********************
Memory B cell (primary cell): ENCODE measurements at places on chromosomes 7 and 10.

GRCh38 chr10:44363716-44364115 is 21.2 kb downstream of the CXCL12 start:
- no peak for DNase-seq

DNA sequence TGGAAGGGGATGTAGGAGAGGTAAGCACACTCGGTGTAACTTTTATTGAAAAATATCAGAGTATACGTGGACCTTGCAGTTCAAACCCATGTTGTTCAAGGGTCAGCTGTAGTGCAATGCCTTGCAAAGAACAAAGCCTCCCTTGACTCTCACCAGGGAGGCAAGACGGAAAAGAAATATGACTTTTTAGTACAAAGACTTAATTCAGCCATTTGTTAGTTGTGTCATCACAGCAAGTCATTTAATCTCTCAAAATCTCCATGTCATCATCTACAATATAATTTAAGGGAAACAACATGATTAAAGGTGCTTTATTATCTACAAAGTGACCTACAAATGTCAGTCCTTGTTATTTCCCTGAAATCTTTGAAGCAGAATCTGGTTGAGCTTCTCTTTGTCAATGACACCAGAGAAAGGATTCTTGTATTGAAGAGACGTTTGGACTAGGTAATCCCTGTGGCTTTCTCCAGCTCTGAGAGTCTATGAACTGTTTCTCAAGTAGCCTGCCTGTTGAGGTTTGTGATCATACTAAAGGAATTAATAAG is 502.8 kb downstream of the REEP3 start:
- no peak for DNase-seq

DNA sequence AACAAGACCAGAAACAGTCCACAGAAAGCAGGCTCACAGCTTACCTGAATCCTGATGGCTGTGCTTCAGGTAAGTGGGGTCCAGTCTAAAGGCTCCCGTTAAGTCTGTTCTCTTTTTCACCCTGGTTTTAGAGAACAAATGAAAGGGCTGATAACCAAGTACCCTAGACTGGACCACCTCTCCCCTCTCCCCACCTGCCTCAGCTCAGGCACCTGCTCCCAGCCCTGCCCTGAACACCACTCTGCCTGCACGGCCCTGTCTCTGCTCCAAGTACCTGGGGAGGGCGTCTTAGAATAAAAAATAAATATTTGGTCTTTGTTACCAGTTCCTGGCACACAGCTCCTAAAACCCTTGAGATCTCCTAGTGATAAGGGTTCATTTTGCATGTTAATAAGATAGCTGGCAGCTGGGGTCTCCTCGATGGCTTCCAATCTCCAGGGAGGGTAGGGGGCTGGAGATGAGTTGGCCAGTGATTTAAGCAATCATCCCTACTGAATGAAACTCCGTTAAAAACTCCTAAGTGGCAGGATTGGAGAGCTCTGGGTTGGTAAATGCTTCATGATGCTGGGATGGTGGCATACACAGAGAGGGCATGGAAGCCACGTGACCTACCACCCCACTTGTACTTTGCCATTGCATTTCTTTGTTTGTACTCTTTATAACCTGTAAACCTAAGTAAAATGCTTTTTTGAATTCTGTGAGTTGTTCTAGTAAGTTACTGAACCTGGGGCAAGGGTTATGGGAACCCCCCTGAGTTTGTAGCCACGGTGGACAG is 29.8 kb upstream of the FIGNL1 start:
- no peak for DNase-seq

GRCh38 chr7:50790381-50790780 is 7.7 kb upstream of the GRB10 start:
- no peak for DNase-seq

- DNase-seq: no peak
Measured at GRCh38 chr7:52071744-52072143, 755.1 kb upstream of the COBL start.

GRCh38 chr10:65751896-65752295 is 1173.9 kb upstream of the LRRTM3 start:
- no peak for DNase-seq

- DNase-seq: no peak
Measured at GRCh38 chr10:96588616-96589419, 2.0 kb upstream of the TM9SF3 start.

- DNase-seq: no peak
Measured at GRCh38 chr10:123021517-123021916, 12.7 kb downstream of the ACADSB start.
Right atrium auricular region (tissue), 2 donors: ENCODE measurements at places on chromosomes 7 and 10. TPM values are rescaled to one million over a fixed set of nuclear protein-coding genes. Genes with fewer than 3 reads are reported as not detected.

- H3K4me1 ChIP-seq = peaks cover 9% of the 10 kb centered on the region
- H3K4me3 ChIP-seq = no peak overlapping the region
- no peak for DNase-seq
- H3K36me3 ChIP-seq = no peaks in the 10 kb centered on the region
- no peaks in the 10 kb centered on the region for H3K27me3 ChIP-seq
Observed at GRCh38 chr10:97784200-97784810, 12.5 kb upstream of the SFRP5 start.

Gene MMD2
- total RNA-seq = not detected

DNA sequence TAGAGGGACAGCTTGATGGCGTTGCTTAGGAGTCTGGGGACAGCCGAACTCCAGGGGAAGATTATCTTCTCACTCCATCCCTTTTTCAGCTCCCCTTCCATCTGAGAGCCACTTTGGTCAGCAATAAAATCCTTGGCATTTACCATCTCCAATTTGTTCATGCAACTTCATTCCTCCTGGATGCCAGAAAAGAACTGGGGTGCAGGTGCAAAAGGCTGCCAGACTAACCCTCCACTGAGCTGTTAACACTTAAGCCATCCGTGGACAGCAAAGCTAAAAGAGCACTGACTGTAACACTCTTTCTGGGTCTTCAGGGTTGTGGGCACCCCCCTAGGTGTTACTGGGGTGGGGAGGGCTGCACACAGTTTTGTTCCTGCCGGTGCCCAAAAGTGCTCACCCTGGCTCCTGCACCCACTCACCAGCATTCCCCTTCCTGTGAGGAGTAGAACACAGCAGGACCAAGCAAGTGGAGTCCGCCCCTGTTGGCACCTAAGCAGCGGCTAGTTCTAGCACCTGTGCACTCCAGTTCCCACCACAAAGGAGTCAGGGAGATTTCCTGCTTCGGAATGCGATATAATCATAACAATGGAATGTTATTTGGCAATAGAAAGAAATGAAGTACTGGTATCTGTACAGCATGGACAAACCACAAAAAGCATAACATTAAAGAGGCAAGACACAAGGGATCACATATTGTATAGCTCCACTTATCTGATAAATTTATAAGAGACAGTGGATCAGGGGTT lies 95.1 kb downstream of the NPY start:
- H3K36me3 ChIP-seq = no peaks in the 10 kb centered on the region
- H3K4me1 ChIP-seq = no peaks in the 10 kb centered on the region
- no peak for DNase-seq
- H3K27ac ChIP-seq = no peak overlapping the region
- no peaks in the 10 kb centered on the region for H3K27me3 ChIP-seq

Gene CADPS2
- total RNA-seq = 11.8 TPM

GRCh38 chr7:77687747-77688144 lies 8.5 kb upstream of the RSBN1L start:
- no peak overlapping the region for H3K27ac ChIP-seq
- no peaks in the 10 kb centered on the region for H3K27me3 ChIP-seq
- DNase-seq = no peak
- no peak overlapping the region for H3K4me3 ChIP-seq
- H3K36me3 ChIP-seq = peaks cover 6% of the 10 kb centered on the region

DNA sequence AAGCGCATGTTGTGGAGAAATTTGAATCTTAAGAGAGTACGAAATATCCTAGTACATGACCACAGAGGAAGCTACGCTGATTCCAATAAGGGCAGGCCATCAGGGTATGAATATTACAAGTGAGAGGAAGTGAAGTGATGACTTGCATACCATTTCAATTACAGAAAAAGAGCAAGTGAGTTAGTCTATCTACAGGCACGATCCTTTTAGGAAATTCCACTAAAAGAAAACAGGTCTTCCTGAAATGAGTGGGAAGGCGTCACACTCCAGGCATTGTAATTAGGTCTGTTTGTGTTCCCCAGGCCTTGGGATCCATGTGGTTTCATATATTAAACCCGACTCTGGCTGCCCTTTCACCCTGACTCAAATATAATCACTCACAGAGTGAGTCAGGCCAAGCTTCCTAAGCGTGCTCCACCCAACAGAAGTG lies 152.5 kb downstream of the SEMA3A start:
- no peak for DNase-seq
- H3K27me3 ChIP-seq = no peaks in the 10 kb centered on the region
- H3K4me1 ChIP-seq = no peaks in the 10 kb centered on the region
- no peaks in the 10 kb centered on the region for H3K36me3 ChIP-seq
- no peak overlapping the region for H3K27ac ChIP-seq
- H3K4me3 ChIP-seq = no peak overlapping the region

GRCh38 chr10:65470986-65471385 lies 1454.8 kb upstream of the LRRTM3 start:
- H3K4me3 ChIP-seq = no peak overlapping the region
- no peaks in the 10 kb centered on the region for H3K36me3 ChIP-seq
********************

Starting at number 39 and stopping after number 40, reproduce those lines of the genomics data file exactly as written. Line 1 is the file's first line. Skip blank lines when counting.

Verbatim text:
- no peak overlapping the region for H3K4me3 ChIP-seq
- H3K36me3 ChIP-seq = peaks cover 6% of the 10 kb centered on the region